Unfortunately, Clare doesn’t understand what Carl was looking into by the books on his desk. Her friend Cord gets a team together and they head back to Peru.

The re-eyed spirit does all it can to keep the team from finding it’s secret that has been kept for the past 1300 years. Near fatalities plague the team taking her back to the day her husband died. But she kept on until the truth was fully discovered.
This is a story about a widow who, with the help of an owl and blue eyed spirit, solves her husband’s murder, and a 1300 year old mystery in Peru.



18. How often do you write?

I try to write daily but sometimes the day gets away from me.

19. Approximately how many words do you write at each sitting?

About 500 or more. It depends on how much time I have.

20. Do you do your own editing or send it to someone else?

I had a friend edit them, but now that I’m going with a publisher they will take care of the editing.

21. What is your method of writing? (i.e., Do you write the entire manuscript, then go back and make changes? Do you plan chapters as you go along or write the story then go back and add chapters?  Do you re-read as you go along or after you are done with the first draft?)

I plan out the whole novel and start writing. Sometimes I will go back because of something I think of that would add to the story.

22. Do you have a muse? If so, please elaborate. If not, what inspires you?

No, I don’t have a muse. My novels are inspired by different things, really. Not any one thing.

23. How long does it take you to write a full manuscript?

Depends on the length and whether I run into ‘writer’s block’. The longest it took me was eight months.

24. Do you give yourself a word limit for each day or a time limit to finish your novel? If so, please elaborate.

I don’t give myself limits on a daily basis but I do limit the time it takes me. I plan on eight months, since that was the longest it ever took me. If I finish sooner great, if not, no problem.

25. How do you come up with your character names and geographic location / business names?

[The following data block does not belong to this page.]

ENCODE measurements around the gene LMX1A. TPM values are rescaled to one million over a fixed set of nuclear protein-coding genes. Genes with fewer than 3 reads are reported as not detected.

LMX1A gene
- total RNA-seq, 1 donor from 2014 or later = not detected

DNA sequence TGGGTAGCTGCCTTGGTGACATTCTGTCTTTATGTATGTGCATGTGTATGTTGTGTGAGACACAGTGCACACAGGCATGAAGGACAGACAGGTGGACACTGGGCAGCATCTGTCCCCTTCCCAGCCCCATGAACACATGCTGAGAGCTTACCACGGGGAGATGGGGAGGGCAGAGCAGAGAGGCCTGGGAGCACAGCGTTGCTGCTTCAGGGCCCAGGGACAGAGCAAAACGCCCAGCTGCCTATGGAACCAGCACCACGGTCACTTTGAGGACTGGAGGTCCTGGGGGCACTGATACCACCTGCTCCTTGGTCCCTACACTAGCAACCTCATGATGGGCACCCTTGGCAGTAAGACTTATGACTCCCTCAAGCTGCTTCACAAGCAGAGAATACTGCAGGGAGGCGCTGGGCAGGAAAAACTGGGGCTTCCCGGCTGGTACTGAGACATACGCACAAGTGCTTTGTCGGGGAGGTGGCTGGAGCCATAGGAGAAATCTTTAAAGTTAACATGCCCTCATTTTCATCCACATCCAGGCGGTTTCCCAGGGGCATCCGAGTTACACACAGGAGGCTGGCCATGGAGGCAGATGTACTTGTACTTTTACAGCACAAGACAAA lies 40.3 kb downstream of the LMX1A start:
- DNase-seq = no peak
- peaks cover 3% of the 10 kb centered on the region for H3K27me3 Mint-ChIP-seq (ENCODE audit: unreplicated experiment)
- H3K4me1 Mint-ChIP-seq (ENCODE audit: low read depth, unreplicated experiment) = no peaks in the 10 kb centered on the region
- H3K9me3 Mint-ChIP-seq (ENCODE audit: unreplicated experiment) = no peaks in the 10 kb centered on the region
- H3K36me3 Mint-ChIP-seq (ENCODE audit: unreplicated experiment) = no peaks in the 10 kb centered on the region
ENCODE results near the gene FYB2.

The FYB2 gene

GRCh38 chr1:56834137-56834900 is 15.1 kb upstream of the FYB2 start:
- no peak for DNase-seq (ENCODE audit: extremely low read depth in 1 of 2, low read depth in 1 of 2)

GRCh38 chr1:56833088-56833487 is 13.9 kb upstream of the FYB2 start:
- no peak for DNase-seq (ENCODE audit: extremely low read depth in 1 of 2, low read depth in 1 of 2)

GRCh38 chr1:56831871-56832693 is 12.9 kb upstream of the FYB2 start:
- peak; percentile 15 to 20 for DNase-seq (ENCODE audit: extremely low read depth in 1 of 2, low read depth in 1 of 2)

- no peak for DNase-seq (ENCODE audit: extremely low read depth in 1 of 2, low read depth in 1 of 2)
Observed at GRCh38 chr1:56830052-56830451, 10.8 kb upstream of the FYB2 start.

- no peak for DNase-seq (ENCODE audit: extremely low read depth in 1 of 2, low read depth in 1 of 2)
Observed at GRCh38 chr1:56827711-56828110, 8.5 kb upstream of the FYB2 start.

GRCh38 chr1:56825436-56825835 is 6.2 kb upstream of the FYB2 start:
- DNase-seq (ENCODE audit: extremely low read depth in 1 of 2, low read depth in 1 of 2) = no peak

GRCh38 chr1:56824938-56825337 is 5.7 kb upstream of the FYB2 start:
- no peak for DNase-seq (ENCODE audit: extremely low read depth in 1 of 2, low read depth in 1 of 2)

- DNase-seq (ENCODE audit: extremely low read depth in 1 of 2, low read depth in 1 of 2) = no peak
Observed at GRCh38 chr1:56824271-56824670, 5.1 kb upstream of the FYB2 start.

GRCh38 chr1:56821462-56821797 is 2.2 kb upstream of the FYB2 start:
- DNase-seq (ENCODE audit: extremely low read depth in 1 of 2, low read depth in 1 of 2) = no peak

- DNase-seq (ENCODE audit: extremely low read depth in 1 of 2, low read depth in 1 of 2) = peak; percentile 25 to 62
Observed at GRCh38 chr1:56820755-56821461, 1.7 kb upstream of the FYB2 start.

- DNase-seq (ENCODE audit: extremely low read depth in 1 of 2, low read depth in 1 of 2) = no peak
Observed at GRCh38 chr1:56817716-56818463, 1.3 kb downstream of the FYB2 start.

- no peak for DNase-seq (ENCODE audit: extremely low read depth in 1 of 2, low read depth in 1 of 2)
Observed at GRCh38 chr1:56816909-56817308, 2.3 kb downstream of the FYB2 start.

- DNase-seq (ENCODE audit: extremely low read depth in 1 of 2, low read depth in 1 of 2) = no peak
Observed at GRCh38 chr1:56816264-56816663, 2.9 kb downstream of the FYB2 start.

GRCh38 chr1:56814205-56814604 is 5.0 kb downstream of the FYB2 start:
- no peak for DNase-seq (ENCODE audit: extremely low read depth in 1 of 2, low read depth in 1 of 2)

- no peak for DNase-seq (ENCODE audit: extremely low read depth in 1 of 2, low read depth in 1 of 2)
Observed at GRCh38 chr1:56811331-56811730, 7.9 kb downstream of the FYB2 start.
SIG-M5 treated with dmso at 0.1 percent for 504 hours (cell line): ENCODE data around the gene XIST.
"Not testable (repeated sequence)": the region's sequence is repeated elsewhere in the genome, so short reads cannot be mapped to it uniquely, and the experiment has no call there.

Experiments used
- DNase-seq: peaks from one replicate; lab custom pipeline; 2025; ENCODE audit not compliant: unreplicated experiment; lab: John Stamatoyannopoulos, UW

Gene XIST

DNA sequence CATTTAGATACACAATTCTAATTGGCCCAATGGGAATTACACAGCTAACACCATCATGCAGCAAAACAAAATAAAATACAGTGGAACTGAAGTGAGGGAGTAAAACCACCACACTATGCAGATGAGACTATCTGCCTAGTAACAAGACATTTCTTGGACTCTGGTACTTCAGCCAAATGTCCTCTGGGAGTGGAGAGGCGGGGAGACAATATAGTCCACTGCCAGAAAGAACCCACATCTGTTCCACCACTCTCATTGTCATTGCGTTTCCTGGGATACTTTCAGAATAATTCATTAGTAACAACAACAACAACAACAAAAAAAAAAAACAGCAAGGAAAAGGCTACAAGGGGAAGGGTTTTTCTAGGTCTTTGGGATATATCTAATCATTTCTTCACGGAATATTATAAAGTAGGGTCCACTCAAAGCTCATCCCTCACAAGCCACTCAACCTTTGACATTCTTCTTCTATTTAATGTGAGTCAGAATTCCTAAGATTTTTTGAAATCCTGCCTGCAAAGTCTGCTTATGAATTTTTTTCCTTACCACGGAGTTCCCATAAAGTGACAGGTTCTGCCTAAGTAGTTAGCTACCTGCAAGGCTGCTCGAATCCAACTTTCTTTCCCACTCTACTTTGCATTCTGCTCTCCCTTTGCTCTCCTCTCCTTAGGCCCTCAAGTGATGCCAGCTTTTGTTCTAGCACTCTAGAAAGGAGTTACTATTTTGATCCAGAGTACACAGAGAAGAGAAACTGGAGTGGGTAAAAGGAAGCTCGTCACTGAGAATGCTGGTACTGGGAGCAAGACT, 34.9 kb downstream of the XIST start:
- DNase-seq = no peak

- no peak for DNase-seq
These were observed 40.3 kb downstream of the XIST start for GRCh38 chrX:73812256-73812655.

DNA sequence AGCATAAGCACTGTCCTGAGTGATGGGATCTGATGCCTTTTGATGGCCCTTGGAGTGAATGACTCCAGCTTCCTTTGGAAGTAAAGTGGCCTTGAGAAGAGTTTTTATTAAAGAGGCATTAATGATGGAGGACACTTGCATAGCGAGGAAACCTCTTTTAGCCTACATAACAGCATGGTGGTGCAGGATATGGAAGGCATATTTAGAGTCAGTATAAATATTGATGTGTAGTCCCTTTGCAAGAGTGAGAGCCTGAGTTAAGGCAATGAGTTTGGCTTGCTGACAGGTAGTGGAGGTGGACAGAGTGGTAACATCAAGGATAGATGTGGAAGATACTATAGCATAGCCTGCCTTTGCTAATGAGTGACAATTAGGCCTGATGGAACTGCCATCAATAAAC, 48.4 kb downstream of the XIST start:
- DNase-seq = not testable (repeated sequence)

After I interview my characters (something I read to help develop characters in a writer’s magazine) I read over the interview and come up with names.

26. How long (or how detailed) are the notes you take before you start writing?

My second novel, “The Owl of the Sipan Lord” required a lot of research so my notes were extensive. I even contacted a well-renowned archaeologist for help. He was very helpful suggesting research pages to help with my questions.

27. Do you have any “must haves” to help you write? (i.e., a full cup of coffee, a view of the ocean, etc.)


28. Do you only write during a certain time of day or in a certain location? If so, do you make yourself stop after a certain time?

I write in the morning when it’s quiet.

29. Does your real life ever neglected because of your writing? If so, how do you feel about that?

No. I’m very organized and have a good routine. It’s usually the opposite: my writing gets neglected because of real life.

30. What is the quirkiest thing you do or have ever done when writing?

I don’t like to have shoes and socks on. I feel my brain gets more oxygen this way.



31. If you have written more than one novel, which is your favorite and why?

I can’t really claim to like one more than the other.

32. If you could be one of your own characters for a day, who would it be and why?

I would be France Hunter form “The Angler and the Owl” because she’s an ornithologist who specializes in owls and I’ve love them all my life.